Time for a Friday check-in: how are you doing? If your answer is not well, that’s understandable. These are strange and unprecedented times that have me feeling like I’m living in some sort of strange alternate reality—a reality that is starting to feel more and more normal. And that sense of normalcy, in itself, is somewhat disconcerting. . . because this life of fear and uncertainty and social isolation is anything BUT normal.
It’s rare for me to share links posts for three weeks in a row, but I’ve been finding solace in reading content that is helping me make sense of our current situation. I hope that you, too, find these beneficial as you navigate life in the time of Coronavirus.
“During this crazy, Coronavirus time I’m relearning how to walk in the reality that Christ holds my life. His hands are not sweaty, shaky or full. They faithfully stretch to far places and touch hiding places of my heart.”
“Introspective writing can help reduce blood pressure, increase immune function and mitigate impacts of stress, depression and diseases ranging from to irritable bowel syndrome and breast cancer to asthma and rheumatoid arthritis. But its most enduring value lies in self-discovery: We unearth ourselves through the stories we tell ourselves about ourselves.”
“Bring a comprehensive list so you can shop efficiently and limit time ‘wandering’ in the aisles. Keep your phone stowed while shopping. Avoid answering it, which involves bringing your phone up to your face.”
“With the Coronavirus situation keeping most of us home, we understand that many of you are also keeping your kids home. Which means trying to fit 40 hours of work in, feed the whole household, become the new homeschool teacher, and Lysol everything in sight without losing your sanity. You deserve a tall glass of something. While we can’t help you with that, Living in Yellow is still here to help. We’ve put together ideas for keeping your kids busy, at all different age ranges.”
“Everyone is going crazy printing color coded schedules or drawing time blocked tasks on white boards right now. I get it, because I was there, too. I initially felt the intense need to replicate a classroom environment at home, but not only is that unrealistic, it’s also unnecessary. After all, part of the benefits of learning from home are the flexibility and small ‘class’ size. Base your rhythm off of your family’s unique needs and internal clocks. What would it look like if you just let their natural rhythm unfold and ditch the schedule until they are ready to stop?”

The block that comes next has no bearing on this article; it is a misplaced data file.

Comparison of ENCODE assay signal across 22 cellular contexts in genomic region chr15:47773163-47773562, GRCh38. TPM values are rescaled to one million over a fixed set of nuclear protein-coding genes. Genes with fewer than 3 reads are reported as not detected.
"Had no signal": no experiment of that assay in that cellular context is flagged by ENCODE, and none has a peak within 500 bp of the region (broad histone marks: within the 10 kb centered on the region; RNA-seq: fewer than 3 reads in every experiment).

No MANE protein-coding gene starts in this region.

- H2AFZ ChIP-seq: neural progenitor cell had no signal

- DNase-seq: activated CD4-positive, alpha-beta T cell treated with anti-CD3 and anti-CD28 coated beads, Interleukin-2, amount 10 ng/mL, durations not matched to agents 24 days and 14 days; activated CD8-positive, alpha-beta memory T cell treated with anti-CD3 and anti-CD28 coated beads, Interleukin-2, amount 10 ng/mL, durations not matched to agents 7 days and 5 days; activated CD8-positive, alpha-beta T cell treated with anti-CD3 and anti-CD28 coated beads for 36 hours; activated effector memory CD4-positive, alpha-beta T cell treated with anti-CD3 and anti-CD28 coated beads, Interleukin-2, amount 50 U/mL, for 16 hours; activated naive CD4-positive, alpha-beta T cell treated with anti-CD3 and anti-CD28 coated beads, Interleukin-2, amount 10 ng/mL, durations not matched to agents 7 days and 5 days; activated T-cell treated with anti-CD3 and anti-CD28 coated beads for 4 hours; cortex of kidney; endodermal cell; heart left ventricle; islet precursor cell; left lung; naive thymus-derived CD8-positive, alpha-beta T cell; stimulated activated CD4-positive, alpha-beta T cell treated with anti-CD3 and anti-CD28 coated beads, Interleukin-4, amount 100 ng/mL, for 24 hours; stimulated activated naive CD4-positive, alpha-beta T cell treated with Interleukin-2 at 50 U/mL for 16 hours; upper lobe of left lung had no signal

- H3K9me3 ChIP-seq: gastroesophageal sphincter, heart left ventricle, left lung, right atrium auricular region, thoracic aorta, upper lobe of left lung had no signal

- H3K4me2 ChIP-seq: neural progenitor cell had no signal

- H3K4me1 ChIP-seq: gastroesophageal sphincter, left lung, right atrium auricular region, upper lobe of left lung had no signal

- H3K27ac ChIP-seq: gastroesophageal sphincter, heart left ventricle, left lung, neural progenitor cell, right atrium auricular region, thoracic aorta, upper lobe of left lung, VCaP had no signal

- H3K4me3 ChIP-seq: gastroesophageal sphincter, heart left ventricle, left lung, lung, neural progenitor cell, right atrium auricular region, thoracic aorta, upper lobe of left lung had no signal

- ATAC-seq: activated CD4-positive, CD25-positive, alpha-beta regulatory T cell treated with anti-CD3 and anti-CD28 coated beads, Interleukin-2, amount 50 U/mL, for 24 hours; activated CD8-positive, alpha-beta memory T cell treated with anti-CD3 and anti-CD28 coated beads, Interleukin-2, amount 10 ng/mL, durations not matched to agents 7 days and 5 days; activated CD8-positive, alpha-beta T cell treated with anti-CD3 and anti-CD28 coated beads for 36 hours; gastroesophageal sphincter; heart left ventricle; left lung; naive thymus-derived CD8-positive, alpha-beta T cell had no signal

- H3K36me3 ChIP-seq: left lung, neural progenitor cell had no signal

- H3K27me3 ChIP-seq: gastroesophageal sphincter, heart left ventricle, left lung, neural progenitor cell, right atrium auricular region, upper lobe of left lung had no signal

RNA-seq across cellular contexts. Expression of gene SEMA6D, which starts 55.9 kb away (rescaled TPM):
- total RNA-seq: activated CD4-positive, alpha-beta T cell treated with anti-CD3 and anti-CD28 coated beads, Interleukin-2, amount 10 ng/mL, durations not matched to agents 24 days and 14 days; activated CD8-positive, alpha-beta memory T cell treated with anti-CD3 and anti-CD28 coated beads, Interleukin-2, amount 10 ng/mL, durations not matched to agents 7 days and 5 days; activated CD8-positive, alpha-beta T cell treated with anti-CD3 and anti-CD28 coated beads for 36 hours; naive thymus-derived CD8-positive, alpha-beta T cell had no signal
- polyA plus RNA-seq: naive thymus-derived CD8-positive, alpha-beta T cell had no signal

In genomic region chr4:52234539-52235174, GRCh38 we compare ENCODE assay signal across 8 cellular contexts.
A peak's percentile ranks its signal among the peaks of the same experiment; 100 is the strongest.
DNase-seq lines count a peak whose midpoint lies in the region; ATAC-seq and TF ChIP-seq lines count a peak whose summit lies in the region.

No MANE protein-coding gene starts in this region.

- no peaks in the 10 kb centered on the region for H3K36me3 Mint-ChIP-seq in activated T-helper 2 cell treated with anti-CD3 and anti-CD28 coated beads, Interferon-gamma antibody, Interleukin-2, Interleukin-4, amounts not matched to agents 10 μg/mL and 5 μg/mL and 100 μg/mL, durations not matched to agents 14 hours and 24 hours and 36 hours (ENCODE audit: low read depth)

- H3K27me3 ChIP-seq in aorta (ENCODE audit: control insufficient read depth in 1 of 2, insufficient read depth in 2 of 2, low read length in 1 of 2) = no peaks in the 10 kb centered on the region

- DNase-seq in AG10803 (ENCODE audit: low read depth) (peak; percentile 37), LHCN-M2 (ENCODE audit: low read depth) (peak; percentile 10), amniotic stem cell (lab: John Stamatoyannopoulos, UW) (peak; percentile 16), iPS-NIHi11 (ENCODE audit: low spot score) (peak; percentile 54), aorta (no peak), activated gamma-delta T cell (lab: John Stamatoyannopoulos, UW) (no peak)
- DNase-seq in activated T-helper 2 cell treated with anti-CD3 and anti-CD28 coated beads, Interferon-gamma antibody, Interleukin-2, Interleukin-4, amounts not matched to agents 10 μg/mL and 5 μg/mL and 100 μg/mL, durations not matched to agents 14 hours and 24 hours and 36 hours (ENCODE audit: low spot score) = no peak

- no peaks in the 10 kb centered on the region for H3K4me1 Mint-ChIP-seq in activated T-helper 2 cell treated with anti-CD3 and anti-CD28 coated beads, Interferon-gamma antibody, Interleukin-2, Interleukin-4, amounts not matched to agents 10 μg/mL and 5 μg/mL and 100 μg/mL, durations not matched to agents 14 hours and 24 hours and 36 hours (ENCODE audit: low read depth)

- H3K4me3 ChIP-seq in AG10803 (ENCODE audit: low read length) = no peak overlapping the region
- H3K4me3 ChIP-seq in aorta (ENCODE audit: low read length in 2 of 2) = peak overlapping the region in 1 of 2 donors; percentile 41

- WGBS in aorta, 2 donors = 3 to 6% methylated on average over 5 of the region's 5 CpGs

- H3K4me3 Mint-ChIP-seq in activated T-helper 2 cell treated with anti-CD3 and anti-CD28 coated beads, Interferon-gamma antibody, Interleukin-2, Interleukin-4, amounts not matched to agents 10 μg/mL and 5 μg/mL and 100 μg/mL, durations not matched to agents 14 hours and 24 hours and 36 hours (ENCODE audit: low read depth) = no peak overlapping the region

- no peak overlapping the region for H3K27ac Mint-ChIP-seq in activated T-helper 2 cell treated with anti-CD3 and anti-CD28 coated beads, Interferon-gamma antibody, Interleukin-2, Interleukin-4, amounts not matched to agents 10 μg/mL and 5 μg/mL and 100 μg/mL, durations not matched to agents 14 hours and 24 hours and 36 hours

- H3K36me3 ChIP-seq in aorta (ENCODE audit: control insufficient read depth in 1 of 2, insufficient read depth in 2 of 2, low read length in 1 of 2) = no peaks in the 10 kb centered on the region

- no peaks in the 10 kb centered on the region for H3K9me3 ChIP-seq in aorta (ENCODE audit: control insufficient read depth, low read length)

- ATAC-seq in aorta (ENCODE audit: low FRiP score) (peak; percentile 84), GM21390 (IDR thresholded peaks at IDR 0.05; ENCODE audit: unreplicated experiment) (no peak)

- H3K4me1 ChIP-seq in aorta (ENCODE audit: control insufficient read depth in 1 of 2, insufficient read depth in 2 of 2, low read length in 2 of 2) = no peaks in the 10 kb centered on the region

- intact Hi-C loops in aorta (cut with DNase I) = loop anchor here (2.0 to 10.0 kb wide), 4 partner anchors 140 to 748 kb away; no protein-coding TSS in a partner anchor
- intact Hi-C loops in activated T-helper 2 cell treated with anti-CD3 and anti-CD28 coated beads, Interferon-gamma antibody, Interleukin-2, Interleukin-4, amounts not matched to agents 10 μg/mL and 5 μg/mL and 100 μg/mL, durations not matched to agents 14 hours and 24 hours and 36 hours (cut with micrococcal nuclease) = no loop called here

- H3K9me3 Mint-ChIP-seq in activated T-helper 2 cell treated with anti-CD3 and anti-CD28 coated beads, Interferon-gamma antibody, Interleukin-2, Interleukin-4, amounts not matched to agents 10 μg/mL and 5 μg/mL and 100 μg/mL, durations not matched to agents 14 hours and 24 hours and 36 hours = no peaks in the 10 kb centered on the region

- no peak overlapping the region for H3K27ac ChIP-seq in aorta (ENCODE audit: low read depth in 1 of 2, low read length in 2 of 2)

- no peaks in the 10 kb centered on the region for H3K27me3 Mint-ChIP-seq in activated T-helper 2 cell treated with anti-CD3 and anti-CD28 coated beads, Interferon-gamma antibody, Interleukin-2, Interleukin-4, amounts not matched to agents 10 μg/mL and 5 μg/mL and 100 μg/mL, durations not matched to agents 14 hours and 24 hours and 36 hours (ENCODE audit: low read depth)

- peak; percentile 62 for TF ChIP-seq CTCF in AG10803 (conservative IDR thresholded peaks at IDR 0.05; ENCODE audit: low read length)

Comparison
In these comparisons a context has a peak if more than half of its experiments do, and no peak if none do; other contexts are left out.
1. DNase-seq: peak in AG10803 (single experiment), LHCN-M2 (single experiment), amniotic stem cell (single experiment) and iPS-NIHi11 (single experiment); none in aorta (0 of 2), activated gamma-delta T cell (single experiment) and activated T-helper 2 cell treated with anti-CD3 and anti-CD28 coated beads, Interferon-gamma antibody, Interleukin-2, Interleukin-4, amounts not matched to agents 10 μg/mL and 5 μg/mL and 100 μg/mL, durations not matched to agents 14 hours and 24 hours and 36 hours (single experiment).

“Staying focused on day to day and positive are my goals for these uncertain times. Being the social planner for my circle of friends is one of my very favorite things to do. With no plans, parties or gatherings in the near future, we need to get creative. You can still celebrate even during social distancing times! It may not be the same, it may look a little different but making people still feel special and celebrated is important during these next few weeks. “
“Sometimes a looming fear and anxiety will start to set in if you’re not careful to take its hand and lead it to rest. Only a few weeks ago, I was preoccupied thinking about what to do on summer break or what professional opportunities I wanted to pursue. Now, in a sudden and complete redo of a typical day, I wonder, what will i do in this 3 bedroom apartment? How do I live well in these four walls? What can I do to make my body flow, to make my mind stronger, or my heart lighter? How can I give in spirit to my loved ones who are near but not near enough? To those that were far and now seem to be even farther? How do I be kind and give to those that are doing a lot worse?”
“The complaints about being busy and tired were endless and they were because we were over-scheduled as a family leaving little time or energy for anything else. However, this sudden halt in our busy lives has made way for more idle time. As Tom Kreider put it ‘The space and quiet that idleness provides is a necessary condition for standing back from life and seeing it whole, for making unexpected connections…'”
“As we sit in this uncomfortable unknown space, as we watch the fog of fear settle into the corners of everything, as we notice the holes in our cultural structure and who falls through the cracks, we know that things will change. They need to, and there’s great hope in that. We will not leave things as they once were; this slowing offers that gift.”
“When we take action to support others, we’re helping them get through a tough time—and we’re also helping ourselves get through a tough times. It’s one of my aphorisms: One of the best ways to make ourselves happy is to make other people happy. To be happy, we need to get support, and just as important, to give support. This is one of the nicest aspects of human nature.In these difficult times, we can reach out with love—even if we’re doing it from six feet away.“
If you’ve read anything uplifting, insightful, or helpful lately, please share it with us by dropping a link in the Comments!